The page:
Monetary policy makers are right to be concerned about the uncertain outlook. A whole lot of that outlook depends on whether fiscal policy gets tight soon, or whether it stays loose and gets even tighter later. It appears Congress is going to extend unemployment benefits, but it has been a challenge to get that bill through. Goldman is calling it "The End of the Road for Fiscal Stimulus" in a recent research piece. Their economics team is assuming that virtually no other major stimulus, other than the extension of the Bush tax cuts for households with incomes below $250,000, will be passed. This includes their assumption that capital gains and dividend rates will go up to prior levels. They estimate that the result of these fiscal tightenings will be a drag on GDP (also known as "payback for pulling demand forward to make the recession appear to go away") of 0.50% in Q3 and 1.25%-2.5% for each of the next five quarters - that is, for all of 2011.

I, like many others I am sure, was spooked out of being short yesterday. A short feels better today and with Existing Home Sales (Consensus: 5.1mm from 5.66mm) tomorrow it is likely to feel even better (Initial Claims, consensus 445k from 429k, will continue to be polluted by the GM non-shutdown and so not worth much attention). I don't like the entry point, but when stocks start to move lower the market may well not offer a good entry point.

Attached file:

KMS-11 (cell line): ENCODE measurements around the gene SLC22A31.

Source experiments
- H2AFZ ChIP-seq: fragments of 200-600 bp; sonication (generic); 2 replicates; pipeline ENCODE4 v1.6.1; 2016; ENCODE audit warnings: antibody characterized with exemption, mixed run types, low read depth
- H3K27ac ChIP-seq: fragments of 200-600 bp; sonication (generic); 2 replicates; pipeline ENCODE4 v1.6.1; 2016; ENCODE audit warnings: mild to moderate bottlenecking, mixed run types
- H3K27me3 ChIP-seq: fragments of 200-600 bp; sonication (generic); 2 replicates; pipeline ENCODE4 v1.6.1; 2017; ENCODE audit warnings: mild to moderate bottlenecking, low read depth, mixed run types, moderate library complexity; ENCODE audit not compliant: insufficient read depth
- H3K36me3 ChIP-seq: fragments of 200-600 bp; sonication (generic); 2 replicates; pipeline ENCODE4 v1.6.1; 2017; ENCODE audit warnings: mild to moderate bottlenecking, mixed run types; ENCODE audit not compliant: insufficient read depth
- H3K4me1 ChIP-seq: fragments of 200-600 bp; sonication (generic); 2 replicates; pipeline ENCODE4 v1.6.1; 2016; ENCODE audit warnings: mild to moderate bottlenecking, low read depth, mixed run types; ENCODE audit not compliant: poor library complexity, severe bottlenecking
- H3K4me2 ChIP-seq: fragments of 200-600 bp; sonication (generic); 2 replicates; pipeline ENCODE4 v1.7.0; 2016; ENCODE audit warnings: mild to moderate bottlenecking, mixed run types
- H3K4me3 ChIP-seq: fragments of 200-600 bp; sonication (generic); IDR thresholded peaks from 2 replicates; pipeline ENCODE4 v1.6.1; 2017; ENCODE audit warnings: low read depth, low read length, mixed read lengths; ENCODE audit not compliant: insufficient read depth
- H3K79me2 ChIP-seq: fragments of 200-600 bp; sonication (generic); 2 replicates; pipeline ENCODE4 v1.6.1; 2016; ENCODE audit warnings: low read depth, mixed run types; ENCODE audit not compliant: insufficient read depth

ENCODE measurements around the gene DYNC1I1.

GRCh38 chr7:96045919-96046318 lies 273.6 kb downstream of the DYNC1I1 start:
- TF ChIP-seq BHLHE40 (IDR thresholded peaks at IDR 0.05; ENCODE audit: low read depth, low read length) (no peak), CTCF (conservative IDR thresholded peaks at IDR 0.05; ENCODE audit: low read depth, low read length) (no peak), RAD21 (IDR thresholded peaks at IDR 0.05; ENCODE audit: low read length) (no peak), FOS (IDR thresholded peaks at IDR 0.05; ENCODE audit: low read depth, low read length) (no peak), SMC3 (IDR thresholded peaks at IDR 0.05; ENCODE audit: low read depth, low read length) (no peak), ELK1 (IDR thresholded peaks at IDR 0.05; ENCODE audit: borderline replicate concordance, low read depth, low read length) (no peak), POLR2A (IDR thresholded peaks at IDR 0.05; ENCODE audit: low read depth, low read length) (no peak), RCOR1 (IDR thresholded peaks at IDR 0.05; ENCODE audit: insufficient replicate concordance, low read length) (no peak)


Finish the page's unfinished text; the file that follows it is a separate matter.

Michael Ashton

Author: Michael Ashton

Michael Ashton, CFA

Michael Ashton

Michael Ashton is Managing Principal at Enduring Investments LLC, a specialty consulting and investment management boutique that offers focused inflation-market expertise. He may be contacted through that site. He is on Twitter at @inflation_guy

Prior to founding Enduring Investments, Mr. Ashton worked as a trader, strategist, and salesman during a 20-year Wall Street career that included tours of duty at Deutsche Bank, Bankers Trust, Barclays Capital, and J.P. Morgan.

Since 2003 he has played an integral role in developing the U.S. inflation derivatives markets and is widely viewed as a premier subject matter expert on inflation products and inflation trading. While at Barclays, he traded the first interbank U.S. CPI swaps. He was primarily responsible for the creation of the CPI Futures contract that the Chicago Mercantile Exchange listed in February 2004 and was the lead market maker for that contract. Mr. Ashton has written extensively about the use of inflation-indexed products for hedging real exposures, including papers and book chapters on "Inflation and Commodities," "The Real-Feel Inflation Rate," "Hedging Post-Retirement Medical Liabilities," and "Liability-Driven Investment For Individuals." He frequently speaks in front of professional and retail audiences, both large and small. He runs the Inflation-Indexed Investing Association.

For many years, Mr. Ashton has written frequent market commentary, sometimes for client distribution and more recently for wider public dissemination. Mr. Ashton received a Bachelor of Arts degree in Economics from Trinity University in 1990 and was awarded his CFA charter in 2001.